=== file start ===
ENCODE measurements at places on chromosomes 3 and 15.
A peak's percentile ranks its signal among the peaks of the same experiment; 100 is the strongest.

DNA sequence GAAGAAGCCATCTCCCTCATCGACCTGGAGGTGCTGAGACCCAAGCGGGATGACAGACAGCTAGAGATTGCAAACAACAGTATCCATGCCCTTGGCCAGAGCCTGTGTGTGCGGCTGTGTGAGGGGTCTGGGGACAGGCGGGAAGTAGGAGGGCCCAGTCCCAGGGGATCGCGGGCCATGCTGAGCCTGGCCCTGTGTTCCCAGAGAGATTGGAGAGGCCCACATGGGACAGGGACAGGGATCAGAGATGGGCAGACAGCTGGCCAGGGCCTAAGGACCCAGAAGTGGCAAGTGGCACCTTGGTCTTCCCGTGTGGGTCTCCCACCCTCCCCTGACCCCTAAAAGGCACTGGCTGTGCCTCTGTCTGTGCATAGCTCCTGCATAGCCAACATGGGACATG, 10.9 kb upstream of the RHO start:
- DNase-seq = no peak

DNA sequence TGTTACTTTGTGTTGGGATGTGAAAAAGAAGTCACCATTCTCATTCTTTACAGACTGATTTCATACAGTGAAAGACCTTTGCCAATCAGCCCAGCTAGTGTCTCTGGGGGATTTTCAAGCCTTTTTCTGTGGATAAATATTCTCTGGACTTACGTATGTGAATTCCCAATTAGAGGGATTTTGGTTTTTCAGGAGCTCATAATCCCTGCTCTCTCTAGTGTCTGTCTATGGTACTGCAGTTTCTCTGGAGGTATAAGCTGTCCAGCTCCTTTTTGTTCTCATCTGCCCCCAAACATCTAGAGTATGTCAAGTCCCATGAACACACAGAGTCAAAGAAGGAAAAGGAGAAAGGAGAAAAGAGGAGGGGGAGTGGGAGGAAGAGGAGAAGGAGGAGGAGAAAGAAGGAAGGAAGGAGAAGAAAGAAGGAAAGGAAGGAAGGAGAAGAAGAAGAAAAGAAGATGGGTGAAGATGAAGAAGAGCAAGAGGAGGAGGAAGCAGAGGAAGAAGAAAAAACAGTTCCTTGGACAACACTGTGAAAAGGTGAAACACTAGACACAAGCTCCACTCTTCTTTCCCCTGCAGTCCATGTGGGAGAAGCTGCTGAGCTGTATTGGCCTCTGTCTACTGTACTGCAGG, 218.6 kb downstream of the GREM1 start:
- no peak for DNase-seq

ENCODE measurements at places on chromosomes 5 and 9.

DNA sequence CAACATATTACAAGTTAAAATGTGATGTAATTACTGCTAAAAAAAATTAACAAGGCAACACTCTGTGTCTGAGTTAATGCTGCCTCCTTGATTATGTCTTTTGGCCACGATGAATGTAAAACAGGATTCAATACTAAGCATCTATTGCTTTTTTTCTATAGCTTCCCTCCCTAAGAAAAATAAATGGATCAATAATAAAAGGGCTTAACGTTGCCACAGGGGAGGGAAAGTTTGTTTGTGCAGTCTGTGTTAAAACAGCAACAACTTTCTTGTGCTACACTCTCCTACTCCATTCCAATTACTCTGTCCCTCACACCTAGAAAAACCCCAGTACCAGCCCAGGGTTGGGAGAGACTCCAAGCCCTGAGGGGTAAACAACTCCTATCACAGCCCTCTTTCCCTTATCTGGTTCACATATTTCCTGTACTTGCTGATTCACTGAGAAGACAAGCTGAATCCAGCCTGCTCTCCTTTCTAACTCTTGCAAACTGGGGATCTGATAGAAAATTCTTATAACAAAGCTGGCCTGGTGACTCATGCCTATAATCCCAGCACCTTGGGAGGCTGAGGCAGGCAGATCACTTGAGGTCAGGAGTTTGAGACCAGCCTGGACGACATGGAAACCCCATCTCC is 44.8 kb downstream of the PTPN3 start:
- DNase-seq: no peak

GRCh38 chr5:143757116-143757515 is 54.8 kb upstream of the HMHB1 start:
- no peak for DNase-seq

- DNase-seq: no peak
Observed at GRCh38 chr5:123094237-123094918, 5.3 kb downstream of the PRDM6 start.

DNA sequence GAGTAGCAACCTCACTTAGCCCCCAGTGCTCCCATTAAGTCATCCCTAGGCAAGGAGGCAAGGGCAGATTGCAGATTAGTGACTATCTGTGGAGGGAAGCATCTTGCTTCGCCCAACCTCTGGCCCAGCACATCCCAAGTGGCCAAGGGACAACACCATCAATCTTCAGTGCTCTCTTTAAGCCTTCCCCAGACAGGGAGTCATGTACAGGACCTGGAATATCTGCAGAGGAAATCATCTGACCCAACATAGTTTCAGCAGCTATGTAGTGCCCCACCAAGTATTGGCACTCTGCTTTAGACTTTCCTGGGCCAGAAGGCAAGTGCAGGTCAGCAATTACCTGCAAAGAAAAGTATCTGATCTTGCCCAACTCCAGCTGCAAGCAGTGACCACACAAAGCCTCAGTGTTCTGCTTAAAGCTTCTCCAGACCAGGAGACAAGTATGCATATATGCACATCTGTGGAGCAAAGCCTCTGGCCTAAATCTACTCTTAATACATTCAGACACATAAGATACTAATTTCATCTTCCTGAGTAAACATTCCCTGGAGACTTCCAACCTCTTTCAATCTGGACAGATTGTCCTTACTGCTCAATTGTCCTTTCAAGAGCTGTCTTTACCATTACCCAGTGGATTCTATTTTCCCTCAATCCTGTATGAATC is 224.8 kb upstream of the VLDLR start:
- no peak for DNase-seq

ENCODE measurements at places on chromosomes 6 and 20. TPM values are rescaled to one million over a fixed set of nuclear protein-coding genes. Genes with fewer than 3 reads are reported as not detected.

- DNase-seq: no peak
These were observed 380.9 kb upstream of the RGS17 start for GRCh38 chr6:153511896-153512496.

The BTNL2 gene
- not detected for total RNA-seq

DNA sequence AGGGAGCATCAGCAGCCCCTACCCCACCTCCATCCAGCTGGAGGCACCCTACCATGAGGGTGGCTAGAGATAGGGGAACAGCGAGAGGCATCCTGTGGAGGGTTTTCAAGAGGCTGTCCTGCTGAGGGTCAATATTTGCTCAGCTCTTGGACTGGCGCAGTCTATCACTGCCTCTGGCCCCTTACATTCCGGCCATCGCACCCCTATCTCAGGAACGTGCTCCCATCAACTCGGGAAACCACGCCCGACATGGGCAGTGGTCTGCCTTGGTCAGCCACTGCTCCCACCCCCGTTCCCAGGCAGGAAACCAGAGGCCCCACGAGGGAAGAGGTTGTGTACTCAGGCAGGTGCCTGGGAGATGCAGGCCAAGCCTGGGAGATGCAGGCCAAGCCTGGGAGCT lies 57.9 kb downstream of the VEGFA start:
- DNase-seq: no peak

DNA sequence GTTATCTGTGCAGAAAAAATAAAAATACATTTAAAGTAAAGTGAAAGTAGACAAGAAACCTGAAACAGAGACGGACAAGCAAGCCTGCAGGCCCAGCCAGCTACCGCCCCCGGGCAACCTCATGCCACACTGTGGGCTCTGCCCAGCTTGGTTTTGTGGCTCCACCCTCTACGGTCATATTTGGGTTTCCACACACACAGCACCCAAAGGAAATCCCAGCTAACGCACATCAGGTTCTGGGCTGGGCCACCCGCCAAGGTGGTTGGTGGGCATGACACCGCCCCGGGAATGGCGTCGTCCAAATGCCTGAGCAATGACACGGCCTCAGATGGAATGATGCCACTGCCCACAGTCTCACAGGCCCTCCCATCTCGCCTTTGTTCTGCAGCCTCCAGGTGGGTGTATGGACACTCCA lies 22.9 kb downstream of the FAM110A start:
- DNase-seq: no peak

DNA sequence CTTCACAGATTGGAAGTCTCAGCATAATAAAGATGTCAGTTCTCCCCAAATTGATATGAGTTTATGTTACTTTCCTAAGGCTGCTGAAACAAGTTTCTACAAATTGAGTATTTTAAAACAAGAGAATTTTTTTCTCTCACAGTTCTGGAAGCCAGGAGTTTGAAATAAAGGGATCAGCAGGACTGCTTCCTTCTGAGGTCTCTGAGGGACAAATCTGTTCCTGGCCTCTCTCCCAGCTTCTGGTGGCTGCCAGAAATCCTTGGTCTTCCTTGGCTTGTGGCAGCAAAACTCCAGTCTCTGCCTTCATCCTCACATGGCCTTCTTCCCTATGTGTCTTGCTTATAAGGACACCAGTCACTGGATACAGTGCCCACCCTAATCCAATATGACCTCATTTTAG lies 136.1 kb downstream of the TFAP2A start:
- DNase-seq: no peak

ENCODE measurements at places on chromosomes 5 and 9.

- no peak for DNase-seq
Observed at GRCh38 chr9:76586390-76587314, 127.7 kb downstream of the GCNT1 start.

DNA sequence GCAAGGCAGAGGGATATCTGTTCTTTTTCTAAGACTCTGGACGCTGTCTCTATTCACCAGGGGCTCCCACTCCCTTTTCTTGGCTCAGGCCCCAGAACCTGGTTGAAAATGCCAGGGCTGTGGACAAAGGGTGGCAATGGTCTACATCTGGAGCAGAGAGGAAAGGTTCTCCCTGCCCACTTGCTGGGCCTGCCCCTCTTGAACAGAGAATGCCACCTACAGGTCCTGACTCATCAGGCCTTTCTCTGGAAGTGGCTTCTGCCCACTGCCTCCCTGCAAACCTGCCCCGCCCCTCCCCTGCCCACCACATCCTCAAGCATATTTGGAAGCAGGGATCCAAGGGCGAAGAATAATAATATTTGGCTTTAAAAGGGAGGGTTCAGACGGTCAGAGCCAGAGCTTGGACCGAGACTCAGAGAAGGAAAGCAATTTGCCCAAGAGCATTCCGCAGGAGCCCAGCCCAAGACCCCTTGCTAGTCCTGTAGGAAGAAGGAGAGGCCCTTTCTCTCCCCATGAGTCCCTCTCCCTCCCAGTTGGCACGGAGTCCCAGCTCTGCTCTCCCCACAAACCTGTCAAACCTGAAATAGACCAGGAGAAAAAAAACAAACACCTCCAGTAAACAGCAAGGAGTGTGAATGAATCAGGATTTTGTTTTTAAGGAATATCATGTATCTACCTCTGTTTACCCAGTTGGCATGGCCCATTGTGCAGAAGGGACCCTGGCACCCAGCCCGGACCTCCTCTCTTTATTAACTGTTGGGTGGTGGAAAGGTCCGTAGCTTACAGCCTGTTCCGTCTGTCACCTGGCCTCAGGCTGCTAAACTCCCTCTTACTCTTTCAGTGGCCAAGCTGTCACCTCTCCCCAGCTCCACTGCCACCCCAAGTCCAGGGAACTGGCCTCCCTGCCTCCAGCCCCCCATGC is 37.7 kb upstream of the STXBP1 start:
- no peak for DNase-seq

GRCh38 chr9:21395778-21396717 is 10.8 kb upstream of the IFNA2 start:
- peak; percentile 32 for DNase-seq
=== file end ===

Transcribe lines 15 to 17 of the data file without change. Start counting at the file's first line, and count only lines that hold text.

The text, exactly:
- no peak for DNase-seq

ENCODE measurements at places on chromosomes 6 and 20. TPM values are rescaled to one million over a fixed set of nuclear protein-coding genes. Genes with fewer than 3 reads are reported as not detected.

- DNase-seq: no peak